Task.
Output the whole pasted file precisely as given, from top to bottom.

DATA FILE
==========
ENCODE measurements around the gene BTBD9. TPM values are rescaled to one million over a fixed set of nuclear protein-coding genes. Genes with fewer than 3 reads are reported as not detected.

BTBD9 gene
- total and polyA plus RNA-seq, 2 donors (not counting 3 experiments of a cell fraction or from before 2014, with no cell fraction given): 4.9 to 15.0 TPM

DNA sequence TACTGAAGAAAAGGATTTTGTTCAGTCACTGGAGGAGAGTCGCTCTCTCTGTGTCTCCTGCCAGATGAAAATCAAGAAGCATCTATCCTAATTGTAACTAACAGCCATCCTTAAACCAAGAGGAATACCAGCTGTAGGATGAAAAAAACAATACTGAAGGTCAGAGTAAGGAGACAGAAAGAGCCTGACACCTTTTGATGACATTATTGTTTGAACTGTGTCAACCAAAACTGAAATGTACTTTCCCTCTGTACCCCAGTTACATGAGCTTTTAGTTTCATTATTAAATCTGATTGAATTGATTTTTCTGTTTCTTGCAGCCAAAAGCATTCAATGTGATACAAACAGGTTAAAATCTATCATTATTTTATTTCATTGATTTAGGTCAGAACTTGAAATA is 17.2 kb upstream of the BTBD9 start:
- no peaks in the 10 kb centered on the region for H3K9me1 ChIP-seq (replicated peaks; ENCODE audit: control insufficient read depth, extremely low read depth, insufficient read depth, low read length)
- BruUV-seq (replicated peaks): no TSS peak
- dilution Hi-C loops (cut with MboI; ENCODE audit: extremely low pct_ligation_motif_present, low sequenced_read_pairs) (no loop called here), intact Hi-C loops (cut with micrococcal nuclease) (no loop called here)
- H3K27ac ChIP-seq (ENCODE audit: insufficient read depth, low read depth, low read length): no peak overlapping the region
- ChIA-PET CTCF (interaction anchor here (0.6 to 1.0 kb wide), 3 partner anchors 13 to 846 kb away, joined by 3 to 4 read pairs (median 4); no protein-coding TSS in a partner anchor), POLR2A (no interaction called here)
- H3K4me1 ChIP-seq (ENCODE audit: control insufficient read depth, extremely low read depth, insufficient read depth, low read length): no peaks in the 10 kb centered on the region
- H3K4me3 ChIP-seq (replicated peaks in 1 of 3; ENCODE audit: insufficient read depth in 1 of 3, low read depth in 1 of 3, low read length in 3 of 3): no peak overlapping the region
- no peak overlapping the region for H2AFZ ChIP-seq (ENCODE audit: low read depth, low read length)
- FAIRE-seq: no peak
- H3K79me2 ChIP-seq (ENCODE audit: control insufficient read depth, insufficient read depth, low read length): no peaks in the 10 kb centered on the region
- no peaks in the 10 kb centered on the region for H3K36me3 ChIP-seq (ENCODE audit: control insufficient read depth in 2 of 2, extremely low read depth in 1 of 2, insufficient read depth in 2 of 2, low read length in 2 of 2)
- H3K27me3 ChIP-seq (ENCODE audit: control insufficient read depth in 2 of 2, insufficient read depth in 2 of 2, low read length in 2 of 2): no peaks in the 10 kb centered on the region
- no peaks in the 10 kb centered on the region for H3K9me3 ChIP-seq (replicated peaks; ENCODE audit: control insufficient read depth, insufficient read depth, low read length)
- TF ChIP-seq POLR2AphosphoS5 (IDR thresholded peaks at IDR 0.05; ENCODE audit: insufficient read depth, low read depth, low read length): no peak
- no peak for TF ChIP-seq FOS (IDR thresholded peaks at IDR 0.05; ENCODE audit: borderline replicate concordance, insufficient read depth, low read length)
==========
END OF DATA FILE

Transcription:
ENCODE measurements around the gene BTBD9. TPM values are rescaled to one million over a fixed set of nuclear protein-coding genes. Genes with fewer than 3 reads are reported as not detected.

BTBD9 gene
- total and polyA plus RNA-seq, 2 donors (not counting 3 experiments of a cell fraction or from before 2014, with no cell fraction given): 4.9 to 15.0 TPM

DNA sequence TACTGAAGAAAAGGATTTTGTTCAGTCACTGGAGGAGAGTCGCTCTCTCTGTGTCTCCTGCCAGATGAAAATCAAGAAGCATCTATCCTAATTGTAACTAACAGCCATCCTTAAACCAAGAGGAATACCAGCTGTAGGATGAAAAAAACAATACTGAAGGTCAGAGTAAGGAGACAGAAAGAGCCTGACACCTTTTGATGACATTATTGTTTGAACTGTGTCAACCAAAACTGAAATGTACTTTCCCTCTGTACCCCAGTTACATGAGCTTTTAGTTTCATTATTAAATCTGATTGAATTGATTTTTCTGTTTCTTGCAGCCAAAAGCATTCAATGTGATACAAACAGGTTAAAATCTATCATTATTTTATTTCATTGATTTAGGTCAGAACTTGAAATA is 17.2 kb upstream of the BTBD9 start:
- no peaks in the 10 kb centered on the region for H3K9me1 ChIP-seq (replicated peaks; ENCODE audit: control insufficient read depth, extremely low read depth, insufficient read depth, low read length)
- BruUV-seq (replicated peaks): no TSS peak
- dilution Hi-C loops (cut with MboI; ENCODE audit: extremely low pct_ligation_motif_present, low sequenced_read_pairs) (no loop called here), intact Hi-C loops (cut with micrococcal nuclease) (no loop called here)
- H3K27ac ChIP-seq (ENCODE audit: insufficient read depth, low read depth, low read length): no peak overlapping the region
- ChIA-PET CTCF (interaction anchor here (0.6 to 1.0 kb wide), 3 partner anchors 13 to 846 kb away, joined by 3 to 4 read pairs (median 4); no protein-coding TSS in a partner anchor), POLR2A (no interaction called here)
- H3K4me1 ChIP-seq (ENCODE audit: control insufficient read depth, extremely low read depth, insufficient read depth, low read length): no peaks in the 10 kb centered on the region
- H3K4me3 ChIP-seq (replicated peaks in 1 of 3; ENCODE audit: insufficient read depth in 1 of 3, low read depth in 1 of 3, low read length in 3 of 3): no peak overlapping the region
- no peak overlapping the region for H2AFZ ChIP-seq (ENCODE audit: low read depth, low read length)
- FAIRE-seq: no peak
- H3K79me2 ChIP-seq (ENCODE audit: control insufficient read depth, insufficient read depth, low read length): no peaks in the 10 kb centered on the region
- no peaks in the 10 kb centered on the region for H3K36me3 ChIP-seq (ENCODE audit: control insufficient read depth in 2 of 2, extremely low read depth in 1 of 2, insufficient read depth in 2 of 2, low read length in 2 of 2)
- H3K27me3 ChIP-seq (ENCODE audit: control insufficient read depth in 2 of 2, insufficient read depth in 2 of 2, low read length in 2 of 2): no peaks in the 10 kb centered on the region
- no peaks in the 10 kb centered on the region for H3K9me3 ChIP-seq (replicated peaks; ENCODE audit: control insufficient read depth, insufficient read depth, low read length)
- TF ChIP-seq POLR2AphosphoS5 (IDR thresholded peaks at IDR 0.05; ENCODE audit: insufficient read depth, low read depth, low read length): no peak
- no peak for TF ChIP-seq FOS (IDR thresholded peaks at IDR 0.05; ENCODE audit: borderline replicate concordance, insufficient read depth, low read length)